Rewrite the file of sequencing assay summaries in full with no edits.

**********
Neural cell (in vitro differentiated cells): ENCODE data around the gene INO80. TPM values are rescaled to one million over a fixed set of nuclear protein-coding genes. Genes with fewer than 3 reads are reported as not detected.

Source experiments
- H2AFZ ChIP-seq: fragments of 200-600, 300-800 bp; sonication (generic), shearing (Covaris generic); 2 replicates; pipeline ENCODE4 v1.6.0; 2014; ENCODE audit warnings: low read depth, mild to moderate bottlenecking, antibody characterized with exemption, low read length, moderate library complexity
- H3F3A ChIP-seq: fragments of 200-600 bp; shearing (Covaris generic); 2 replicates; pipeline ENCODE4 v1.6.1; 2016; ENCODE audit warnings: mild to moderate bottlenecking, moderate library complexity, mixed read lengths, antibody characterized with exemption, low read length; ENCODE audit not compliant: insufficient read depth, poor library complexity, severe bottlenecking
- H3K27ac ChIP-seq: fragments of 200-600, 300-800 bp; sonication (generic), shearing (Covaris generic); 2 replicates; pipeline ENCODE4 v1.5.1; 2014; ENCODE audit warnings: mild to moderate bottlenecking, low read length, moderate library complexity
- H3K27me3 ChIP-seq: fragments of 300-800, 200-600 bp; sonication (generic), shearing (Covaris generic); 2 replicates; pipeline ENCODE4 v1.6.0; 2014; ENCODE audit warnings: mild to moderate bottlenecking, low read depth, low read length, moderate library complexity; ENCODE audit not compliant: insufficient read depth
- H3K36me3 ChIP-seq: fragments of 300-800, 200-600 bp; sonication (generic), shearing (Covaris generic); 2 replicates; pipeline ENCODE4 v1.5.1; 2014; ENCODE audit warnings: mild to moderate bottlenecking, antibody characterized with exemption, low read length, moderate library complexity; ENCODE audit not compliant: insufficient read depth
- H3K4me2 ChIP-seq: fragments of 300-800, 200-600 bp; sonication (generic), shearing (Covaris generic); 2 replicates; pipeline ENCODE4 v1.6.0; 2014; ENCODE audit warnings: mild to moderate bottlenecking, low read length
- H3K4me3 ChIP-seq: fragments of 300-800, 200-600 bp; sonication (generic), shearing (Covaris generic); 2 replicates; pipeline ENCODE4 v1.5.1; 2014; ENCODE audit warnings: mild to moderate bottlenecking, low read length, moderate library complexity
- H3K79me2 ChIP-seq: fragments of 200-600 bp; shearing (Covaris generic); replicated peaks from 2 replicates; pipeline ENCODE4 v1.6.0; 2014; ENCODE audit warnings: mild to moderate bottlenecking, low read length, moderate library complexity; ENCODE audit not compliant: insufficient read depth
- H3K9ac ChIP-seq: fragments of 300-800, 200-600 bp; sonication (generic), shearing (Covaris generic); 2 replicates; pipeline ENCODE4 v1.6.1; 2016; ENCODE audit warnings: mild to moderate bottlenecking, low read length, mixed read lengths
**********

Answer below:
Neural cell (in vitro differentiated cells): ENCODE data around the gene INO80. TPM values are rescaled to one million over a fixed set of nuclear protein-coding genes. Genes with fewer than 3 reads are reported as not detected.

Source experiments
- H2AFZ ChIP-seq: fragments of 200-600, 300-800 bp; sonication (generic), shearing (Covaris generic); 2 replicates; pipeline ENCODE4 v1.6.0; 2014; ENCODE audit warnings: low read depth, mild to moderate bottlenecking, antibody characterized with exemption, low read length, moderate library complexity
- H3F3A ChIP-seq: fragments of 200-600 bp; shearing (Covaris generic); 2 replicates; pipeline ENCODE4 v1.6.1; 2016; ENCODE audit warnings: mild to moderate bottlenecking, moderate library complexity, mixed read lengths, antibody characterized with exemption, low read length; ENCODE audit not compliant: insufficient read depth, poor library complexity, severe bottlenecking
- H3K27ac ChIP-seq: fragments of 200-600, 300-800 bp; sonication (generic), shearing (Covaris generic); 2 replicates; pipeline ENCODE4 v1.5.1; 2014; ENCODE audit warnings: mild to moderate bottlenecking, low read length, moderate library complexity
- H3K27me3 ChIP-seq: fragments of 300-800, 200-600 bp; sonication (generic), shearing (Covaris generic); 2 replicates; pipeline ENCODE4 v1.6.0; 2014; ENCODE audit warnings: mild to moderate bottlenecking, low read depth, low read length, moderate library complexity; ENCODE audit not compliant: insufficient read depth
- H3K36me3 ChIP-seq: fragments of 300-800, 200-600 bp; sonication (generic), shearing (Covaris generic); 2 replicates; pipeline ENCODE4 v1.5.1; 2014; ENCODE audit warnings: mild to moderate bottlenecking, antibody characterized with exemption, low read length, moderate library complexity; ENCODE audit not compliant: insufficient read depth
- H3K4me2 ChIP-seq: fragments of 300-800, 200-600 bp; sonication (generic), shearing (Covaris generic); 2 replicates; pipeline ENCODE4 v1.6.0; 2014; ENCODE audit warnings: mild to moderate bottlenecking, low read length
- H3K4me3 ChIP-seq: fragments of 300-800, 200-600 bp; sonication (generic), shearing (Covaris generic); 2 replicates; pipeline ENCODE4 v1.5.1; 2014; ENCODE audit warnings: mild to moderate bottlenecking, low read length, moderate library complexity
- H3K79me2 ChIP-seq: fragments of 200-600 bp; shearing (Covaris generic); replicated peaks from 2 replicates; pipeline ENCODE4 v1.6.0; 2014; ENCODE audit warnings: mild to moderate bottlenecking, low read length, moderate library complexity; ENCODE audit not compliant: insufficient read depth
- H3K9ac ChIP-seq: fragments of 300-800, 200-600 bp; sonication (generic), shearing (Covaris generic); 2 replicates; pipeline ENCODE4 v1.6.1; 2016; ENCODE audit warnings: mild to moderate bottlenecking, low read length, mixed read lengths